-- I collect hobbies. There is no sense in limiting yourself (Don W) - - - - - - - - Kenny in SW VA

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WoodenDreams

1479 posts in 1253 days


#7 posted 03-09-2020 04:35 PM

+1 SMP, It’s not wrong to flatten full length of the back, but if the back edges are flat with the tip, the chisel will slide flat on a board to pear.

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PBWilson1970

220 posts in 736 days


#8 posted 03-09-2020 04:43 PM

Watch those sides of your chisel, especially if you’re flattening and polishing the entire back! I learned the hard way with some extremely nasty slices several years ago.

-- I love the smell of sawdust in the morning.

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bandit571

30516 posts in 4025 days


#9 posted 03-09-2020 05:00 PM

I just do about the first inch or so. Waste of time to do entire back…

Paul Sellers has a video (FREE!) about getting new chisels ready for work…..you might be able to pick up an idea or two there….

Flat back of a chisel? Take a look at the ura on the backs of Japanese chisels….

-- A Planer? I'M the planer, this is what I use

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Andre

5013 posts in 3148 days


#10 posted 03-09-2020 05:31 PM

What brand of Chisels? I have done lots vintage and complete set of Narex and Sweet hearts, I do as much of the backs as possible and yes some are bad, but even the Narex only took a few hours? I use 180 or 220 before going to Water Stones, 1000 then 8000.
Sure hope you are not working on Japanese chisels? :)

-- Lifting one end of the plank.

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bandit571

30516 posts in 4025 days


#11 posted 03-09-2020 05:46 PM

It generally only takes me about 10 minutes, at the most….per chisel, to get the back flat as needed…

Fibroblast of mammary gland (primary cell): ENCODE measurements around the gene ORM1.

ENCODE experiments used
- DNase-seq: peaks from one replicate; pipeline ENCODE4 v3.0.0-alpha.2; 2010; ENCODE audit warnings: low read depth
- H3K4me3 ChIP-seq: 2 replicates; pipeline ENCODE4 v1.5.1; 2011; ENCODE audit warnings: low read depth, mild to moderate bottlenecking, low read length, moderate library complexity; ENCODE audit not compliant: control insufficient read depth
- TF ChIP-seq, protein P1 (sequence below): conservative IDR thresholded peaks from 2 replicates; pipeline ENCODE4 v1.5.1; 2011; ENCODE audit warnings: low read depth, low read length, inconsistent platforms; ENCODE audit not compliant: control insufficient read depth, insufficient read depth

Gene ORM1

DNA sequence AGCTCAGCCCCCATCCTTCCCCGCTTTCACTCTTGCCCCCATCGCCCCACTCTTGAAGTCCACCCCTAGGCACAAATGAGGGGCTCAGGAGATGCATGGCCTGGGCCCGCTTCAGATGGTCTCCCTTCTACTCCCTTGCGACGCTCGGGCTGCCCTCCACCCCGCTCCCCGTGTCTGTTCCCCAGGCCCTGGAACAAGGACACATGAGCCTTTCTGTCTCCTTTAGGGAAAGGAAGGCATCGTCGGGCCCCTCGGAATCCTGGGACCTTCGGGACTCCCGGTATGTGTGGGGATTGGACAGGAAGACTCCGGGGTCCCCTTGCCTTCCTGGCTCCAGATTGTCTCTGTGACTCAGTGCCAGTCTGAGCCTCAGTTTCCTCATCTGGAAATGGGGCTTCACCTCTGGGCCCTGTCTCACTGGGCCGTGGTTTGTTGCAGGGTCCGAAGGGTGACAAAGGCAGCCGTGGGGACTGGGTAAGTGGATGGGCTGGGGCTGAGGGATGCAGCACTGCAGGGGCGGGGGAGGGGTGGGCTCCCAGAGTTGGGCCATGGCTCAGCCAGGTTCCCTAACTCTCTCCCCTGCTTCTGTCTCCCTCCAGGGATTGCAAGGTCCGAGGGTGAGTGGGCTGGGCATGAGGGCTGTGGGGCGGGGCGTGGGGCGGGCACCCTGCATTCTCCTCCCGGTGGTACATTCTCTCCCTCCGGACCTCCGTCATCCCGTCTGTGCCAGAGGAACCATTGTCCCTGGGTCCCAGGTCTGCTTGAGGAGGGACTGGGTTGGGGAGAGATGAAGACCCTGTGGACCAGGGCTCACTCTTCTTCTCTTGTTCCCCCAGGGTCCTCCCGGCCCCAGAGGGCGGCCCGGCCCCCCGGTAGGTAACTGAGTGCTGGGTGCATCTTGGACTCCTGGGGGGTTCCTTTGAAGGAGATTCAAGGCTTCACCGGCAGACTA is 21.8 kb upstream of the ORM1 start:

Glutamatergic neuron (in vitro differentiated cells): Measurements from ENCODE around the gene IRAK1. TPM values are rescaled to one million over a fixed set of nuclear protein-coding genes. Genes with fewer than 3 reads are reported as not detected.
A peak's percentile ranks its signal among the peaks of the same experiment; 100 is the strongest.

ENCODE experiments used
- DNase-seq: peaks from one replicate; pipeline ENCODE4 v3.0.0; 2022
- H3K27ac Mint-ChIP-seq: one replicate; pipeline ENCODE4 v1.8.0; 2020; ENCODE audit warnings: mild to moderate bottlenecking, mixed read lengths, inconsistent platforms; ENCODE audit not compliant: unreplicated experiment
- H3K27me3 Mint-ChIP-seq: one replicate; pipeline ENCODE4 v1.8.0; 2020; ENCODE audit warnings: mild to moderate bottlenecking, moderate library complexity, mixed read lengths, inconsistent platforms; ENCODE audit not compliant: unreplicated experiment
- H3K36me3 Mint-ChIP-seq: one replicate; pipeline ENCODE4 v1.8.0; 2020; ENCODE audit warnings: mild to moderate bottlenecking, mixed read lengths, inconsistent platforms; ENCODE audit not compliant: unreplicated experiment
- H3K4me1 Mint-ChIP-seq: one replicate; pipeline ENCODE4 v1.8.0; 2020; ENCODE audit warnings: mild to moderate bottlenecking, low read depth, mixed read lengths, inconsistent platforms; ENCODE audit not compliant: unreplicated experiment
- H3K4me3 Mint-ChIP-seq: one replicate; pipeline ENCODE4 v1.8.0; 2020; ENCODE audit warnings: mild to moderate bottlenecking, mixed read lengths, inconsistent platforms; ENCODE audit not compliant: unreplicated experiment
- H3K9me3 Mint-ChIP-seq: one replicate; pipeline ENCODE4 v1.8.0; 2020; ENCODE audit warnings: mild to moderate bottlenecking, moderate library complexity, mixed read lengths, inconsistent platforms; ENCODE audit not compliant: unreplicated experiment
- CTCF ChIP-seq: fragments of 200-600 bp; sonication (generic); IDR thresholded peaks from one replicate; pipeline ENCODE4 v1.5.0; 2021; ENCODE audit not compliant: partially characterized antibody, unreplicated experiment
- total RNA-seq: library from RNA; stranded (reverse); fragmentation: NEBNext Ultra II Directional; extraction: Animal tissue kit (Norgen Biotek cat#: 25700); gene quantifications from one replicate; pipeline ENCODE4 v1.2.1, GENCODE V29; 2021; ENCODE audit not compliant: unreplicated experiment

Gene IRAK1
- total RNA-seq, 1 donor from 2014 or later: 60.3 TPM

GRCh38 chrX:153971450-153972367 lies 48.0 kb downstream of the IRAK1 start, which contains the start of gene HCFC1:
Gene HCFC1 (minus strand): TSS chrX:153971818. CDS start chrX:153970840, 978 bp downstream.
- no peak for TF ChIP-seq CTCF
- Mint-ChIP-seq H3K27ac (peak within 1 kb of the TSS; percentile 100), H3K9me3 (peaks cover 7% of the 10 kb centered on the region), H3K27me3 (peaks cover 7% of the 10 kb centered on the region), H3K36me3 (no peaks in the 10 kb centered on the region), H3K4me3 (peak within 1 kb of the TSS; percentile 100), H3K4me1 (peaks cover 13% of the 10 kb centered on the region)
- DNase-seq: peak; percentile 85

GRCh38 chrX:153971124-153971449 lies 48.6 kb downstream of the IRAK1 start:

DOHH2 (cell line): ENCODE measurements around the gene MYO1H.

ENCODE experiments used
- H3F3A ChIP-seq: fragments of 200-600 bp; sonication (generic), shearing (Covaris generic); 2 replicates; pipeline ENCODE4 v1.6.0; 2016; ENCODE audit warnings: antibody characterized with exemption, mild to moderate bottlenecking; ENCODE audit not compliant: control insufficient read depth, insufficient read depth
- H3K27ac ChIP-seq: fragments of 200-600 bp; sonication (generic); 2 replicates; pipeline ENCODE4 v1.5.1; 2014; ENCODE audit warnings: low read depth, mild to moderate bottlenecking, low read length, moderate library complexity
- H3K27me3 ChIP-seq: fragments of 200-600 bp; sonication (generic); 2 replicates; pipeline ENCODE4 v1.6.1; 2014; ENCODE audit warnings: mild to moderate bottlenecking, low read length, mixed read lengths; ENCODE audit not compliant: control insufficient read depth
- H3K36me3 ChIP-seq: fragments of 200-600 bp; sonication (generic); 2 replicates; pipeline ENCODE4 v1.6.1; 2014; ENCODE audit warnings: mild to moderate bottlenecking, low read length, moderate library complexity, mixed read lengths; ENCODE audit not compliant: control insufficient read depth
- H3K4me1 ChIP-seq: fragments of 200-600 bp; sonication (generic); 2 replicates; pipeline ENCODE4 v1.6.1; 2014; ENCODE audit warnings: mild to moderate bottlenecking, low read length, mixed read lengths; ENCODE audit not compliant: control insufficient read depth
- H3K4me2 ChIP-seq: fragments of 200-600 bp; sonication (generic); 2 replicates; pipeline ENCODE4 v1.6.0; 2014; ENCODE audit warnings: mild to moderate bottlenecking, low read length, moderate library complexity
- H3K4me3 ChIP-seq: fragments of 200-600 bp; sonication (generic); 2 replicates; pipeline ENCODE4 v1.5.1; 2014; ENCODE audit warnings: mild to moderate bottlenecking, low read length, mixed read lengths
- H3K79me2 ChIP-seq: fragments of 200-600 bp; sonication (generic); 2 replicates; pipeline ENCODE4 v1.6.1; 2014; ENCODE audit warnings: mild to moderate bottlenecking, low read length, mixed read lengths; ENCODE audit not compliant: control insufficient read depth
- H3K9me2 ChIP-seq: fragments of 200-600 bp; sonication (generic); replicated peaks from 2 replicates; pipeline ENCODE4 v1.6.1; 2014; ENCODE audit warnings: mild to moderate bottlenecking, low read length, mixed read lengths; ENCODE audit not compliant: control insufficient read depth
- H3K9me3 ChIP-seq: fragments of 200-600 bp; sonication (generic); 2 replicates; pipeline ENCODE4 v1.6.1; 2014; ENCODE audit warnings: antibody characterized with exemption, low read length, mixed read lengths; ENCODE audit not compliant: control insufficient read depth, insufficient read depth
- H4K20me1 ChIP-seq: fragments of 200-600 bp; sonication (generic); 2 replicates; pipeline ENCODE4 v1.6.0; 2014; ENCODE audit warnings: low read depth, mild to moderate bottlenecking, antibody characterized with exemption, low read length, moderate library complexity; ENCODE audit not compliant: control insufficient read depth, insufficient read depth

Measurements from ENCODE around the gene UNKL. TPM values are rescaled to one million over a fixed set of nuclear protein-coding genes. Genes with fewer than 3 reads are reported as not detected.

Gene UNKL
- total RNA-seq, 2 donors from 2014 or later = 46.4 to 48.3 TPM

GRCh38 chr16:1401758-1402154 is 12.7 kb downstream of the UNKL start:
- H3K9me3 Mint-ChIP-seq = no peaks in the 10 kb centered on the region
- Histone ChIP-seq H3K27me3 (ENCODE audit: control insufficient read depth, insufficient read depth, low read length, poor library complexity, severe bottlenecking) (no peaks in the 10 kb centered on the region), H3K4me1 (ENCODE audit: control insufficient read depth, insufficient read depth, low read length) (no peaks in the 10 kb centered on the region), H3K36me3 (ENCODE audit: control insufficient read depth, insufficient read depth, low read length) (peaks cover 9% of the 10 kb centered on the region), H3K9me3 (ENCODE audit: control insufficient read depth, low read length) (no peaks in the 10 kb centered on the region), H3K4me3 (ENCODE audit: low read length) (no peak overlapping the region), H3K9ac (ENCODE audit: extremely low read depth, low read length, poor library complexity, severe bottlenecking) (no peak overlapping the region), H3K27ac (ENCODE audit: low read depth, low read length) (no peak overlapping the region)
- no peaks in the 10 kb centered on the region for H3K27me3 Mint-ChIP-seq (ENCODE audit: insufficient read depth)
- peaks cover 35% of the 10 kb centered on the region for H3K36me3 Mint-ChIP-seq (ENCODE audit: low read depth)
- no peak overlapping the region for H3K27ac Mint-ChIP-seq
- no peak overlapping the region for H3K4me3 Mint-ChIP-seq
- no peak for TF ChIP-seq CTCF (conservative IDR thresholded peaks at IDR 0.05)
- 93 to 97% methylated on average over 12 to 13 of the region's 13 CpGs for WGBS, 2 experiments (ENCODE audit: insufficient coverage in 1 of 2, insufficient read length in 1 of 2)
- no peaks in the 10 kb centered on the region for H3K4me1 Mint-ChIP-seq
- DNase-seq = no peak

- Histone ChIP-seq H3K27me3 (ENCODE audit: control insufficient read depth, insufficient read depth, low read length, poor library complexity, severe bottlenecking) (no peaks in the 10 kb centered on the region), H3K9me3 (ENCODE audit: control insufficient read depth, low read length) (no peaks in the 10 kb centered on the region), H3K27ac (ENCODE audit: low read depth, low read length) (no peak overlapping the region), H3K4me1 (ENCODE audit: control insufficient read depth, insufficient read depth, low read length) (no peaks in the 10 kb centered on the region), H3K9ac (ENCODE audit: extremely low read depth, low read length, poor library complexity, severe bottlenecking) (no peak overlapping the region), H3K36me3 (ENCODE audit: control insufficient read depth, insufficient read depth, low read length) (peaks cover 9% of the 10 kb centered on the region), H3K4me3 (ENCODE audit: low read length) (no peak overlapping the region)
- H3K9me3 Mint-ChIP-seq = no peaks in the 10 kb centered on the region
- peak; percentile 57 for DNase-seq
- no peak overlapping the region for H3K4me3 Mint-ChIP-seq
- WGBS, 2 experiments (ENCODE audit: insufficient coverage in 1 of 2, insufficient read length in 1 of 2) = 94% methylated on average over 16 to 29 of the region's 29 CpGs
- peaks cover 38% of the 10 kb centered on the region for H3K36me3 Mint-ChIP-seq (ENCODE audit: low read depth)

-- A Planer? I'M the planer, this is what I use

View SMP's profile

SMP

5087 posts in 1248 days


#12 posted 03-09-2020 06:18 PM

I have a dedicated 1 1/4” paring chisel (old english one), for my bench chisels i just do the first inch-ish.

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Andre

5013 posts in 3148 days


#13 posted 03-09-2020 06:24 PM

LOL! Well you all have way to many chisels or just lazy? :) Really have a hard time comprehending the logic of them there work sharp thing a ma jigs?

-- Lifting one end of the plank.

View controlfreak's profile

controlfreak

3226 posts in 944 days


#14 posted 03-09-2020 06:28 PM

Maybe I am missing something here by assuming that someone altered the flatness of a chisel by improper sharpening? On decent chisels isn’t the back flat from day one? Other than needing to remove the burr when sharpening how does it get unflat?

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bandit571

30516 posts in 4025 days


#15 posted 03-09-2020 06:37 PM

Just took me 50 minutes to do 6 chisels….just now….and two needed a chip removed.

It is that time again…the week or two between projects….where I can clean and sharpen all the tools used….

-- A Planer? I'M the planer, this is what I use